The new proposed Code for Construction Products Information (CCPI) is made up of 11 Clauses, and split across four sections:
- Information creation (Clauses 1-3)
- Core information (Clauses 4-7)
- Associated information (Clauses 8-9)
- Support and competence (Clauses 10-11)
From the 1st of March we are running a series of weekly blogs, explaining each section.
Adam Turk – CEO of Siderise and Chair of the Construction Products Association’s Marketing Integrity Group – kickstarts with Information Creation, and why this is so crucial to building safely.
We have all watched and listened aghast at some of the recent findings to have come out of the Grenfell enquiry and have been particularly shocked that manufacturers should knowingly be putting out blatantly misleading information. To combat this, clear responsibility must be given to a senior, technically competent, person. This is covered in the first clause of the Code which ensures that manufacturers must have in place a documented and formal sign-off process for their product information with the final sign-off coming from said technically competent person. With responsibility clearly resting on that individual’s shoulders, we should ensure that nothing is concealed or hidden again.
The second clause deals with version control, to ensure that it is clear that the latest information is being used. One of the things that came out of the Marketing Integrity Group’s Call For Evidence from users of product information is that they need to know that the information they are using is up-to-date, and this means good version control, dated literature and a way to check it has not be superseded, all available online. It’s such an important detail that it has become one of the five acid tests, alongside the requirement for all Product Information to be clear, accurate, accessible and unambiguous.
All literature, whether in print or online or digital should have some kind of clear numbering to show the version, with changes noted to determine minor or major changes, ie moving from version 1.0 to 1.1 if it’s a minor change or to 2.0 if it’s a major one. While clearly manufacturers will have to go over a lot of existing material, this should be very straightforward to implement going forwards.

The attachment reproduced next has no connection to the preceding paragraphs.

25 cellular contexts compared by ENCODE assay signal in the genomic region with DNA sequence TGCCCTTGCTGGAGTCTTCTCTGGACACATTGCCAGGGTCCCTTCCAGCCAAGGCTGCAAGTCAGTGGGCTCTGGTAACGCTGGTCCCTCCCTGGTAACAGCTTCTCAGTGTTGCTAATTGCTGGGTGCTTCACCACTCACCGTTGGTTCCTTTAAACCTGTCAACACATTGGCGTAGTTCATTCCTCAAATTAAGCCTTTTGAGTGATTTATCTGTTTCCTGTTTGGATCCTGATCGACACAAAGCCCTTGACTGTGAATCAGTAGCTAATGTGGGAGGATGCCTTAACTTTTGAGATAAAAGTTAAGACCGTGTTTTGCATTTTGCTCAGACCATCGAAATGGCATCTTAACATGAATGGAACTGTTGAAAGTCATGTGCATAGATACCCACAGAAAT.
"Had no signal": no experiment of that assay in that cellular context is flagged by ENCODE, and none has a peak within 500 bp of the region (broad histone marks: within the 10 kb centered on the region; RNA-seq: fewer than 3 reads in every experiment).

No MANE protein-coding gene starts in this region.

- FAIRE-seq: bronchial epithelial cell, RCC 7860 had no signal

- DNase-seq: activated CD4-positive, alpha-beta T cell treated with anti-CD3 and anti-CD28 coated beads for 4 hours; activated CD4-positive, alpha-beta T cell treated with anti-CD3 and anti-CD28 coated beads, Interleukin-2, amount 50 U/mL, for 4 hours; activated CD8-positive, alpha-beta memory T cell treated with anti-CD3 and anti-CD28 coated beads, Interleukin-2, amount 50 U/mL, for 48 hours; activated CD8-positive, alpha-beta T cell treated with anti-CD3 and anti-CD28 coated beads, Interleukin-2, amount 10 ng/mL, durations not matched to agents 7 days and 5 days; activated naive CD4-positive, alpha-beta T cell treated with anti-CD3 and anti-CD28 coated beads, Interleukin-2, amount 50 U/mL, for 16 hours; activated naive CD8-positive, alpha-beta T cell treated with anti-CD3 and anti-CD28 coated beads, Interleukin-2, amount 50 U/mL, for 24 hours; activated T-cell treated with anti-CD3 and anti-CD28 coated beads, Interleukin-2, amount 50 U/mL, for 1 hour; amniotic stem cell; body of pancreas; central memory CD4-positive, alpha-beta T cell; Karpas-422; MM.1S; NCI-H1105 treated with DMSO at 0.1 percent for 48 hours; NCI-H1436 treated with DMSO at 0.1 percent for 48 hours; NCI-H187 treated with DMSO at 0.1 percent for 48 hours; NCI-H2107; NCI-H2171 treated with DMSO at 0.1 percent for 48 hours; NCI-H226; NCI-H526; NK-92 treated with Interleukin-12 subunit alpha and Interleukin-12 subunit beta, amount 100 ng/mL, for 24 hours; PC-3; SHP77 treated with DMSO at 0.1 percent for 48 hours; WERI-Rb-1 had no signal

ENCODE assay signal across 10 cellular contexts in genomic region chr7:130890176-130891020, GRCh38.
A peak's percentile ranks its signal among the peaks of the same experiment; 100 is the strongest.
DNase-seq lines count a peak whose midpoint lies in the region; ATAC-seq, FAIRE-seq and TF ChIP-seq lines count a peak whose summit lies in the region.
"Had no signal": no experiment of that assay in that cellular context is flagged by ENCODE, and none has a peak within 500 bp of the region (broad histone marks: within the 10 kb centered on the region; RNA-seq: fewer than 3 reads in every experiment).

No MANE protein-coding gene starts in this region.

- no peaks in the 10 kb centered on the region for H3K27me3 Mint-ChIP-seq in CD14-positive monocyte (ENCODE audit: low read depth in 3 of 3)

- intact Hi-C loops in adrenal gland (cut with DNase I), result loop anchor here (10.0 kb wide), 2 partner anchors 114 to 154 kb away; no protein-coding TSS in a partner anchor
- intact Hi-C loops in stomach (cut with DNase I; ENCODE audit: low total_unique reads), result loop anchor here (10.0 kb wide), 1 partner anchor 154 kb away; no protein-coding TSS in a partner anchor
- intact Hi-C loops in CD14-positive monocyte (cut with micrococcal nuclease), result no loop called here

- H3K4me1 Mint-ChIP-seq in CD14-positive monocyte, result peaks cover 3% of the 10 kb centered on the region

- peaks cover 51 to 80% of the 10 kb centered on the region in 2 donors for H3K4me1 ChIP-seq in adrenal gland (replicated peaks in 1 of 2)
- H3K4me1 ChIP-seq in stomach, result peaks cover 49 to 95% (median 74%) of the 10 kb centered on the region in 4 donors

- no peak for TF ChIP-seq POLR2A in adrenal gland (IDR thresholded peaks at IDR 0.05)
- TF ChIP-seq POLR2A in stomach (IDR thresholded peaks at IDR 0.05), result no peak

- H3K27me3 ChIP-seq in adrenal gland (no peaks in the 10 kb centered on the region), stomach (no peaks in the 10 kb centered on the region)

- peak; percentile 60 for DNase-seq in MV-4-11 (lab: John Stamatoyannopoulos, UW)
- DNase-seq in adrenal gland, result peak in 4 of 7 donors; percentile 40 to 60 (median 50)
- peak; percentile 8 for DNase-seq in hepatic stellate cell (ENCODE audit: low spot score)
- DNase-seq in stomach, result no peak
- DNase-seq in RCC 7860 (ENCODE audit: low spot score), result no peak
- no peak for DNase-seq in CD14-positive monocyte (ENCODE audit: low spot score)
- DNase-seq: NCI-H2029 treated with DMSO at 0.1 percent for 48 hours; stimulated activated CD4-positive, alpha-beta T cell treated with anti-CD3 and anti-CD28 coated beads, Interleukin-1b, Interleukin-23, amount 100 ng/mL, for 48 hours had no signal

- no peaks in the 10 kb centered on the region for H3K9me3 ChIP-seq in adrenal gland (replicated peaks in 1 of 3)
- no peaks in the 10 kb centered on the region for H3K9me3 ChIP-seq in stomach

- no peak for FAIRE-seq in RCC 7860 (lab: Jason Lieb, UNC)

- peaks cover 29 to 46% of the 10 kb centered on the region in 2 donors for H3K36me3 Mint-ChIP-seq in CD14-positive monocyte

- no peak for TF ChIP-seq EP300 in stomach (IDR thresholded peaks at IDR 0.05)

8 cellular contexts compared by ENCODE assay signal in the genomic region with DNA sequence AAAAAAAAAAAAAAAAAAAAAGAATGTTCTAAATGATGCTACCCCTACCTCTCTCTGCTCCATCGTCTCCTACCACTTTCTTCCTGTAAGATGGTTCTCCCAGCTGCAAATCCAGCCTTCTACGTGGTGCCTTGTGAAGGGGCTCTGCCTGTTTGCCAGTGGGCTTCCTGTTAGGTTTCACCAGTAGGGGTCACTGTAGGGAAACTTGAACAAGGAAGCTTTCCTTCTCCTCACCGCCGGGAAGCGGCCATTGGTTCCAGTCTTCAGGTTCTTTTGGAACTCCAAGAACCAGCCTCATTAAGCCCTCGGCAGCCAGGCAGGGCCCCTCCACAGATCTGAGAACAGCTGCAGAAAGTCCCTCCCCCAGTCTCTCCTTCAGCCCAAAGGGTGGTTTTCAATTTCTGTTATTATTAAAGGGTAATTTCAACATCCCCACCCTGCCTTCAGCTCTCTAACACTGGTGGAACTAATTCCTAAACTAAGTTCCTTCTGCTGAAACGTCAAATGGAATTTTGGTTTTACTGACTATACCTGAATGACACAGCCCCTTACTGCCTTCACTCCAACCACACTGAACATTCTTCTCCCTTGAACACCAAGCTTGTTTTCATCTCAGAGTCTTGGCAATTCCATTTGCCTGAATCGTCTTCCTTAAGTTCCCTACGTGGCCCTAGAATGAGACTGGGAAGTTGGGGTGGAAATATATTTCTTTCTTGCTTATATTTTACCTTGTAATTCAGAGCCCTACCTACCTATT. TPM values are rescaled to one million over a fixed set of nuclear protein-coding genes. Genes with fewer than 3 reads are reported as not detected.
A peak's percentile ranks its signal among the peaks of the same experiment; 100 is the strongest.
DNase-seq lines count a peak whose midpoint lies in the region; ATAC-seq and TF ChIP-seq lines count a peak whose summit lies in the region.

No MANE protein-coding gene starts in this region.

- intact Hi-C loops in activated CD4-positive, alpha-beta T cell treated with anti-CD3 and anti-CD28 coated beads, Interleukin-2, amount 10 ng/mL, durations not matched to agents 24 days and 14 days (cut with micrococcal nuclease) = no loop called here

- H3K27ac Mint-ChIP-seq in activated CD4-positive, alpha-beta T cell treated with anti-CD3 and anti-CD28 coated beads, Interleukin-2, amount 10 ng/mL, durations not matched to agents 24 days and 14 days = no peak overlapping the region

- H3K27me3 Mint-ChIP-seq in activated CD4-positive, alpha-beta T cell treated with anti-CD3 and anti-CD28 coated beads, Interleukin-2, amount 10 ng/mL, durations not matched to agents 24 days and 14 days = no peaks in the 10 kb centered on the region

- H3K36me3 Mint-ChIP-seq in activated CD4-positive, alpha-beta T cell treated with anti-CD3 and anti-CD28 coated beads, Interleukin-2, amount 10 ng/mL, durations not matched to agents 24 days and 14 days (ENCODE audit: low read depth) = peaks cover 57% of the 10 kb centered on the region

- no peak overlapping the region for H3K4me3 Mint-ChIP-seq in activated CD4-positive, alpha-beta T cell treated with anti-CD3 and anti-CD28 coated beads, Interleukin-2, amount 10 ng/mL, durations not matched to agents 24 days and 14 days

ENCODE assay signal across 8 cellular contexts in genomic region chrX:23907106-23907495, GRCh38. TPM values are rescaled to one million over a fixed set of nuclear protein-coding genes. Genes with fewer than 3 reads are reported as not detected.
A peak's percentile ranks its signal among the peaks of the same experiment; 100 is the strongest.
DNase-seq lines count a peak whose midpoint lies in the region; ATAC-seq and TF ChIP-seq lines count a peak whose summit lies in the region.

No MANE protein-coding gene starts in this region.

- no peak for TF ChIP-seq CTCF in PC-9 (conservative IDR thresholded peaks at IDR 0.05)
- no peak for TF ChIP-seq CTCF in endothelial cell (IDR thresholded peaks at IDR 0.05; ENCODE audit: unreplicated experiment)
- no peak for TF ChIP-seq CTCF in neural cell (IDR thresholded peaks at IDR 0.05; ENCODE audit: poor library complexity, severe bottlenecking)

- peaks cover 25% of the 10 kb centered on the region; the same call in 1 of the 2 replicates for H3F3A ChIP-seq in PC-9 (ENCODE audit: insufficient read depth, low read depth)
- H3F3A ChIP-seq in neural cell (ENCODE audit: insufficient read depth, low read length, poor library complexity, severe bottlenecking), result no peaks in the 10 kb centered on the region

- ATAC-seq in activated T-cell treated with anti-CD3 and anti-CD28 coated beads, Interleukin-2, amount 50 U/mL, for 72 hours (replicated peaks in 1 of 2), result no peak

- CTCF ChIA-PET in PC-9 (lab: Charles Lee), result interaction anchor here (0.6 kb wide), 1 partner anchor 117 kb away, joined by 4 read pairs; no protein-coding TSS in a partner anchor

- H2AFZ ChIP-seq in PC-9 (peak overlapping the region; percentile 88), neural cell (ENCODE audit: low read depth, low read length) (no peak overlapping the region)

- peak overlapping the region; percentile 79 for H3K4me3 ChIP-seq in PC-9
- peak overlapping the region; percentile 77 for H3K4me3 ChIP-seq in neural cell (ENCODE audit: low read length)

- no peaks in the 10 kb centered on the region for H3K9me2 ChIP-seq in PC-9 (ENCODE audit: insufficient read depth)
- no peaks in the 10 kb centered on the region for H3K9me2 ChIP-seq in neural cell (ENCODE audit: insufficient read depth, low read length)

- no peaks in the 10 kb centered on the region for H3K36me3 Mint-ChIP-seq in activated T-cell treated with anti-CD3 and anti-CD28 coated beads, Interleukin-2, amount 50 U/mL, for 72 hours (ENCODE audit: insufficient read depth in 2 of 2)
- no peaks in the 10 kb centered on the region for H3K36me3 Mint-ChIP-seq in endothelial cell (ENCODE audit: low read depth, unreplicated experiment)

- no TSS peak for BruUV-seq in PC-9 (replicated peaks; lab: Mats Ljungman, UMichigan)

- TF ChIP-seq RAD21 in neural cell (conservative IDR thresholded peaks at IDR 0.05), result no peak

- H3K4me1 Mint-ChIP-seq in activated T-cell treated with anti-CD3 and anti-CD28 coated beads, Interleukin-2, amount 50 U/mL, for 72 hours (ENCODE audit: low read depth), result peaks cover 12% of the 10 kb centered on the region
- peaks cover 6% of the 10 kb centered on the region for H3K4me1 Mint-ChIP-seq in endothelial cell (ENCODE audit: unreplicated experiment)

The final clause in this section deals with the language used, in so much that it must not create ambiguity or be misleading around the product’s performance. For example, marketing literature that talks of “fire-proof” will be no more, instead it would need to talk about the product’s fire classification for example, such as Class A1. The emphasis in the Code is to use industry terminology, ie that which a competent person in the industry would be expected to understand. This is important as often the marketing language used can exaggerate a product’s performance or capability. This clause also deals with imagery in the same way, again that it should not mislead the user to think of the product inappropriately.
The majority of manufacturers in the construction products industry generally try to do the right thing and provide information as they best deem appropriate. The Code for Construction Product Information will re-engender trust in our industry, such that users of product information will know that code-compliant manufacturers’ information can be relied upon for them to use. Code compliance will be demonstrated by use of a numbered CCPI logo which can then be checked back to a master website to confirm that the manufacturer is still a part of the scheme.
The Code is coming, is your business ready…?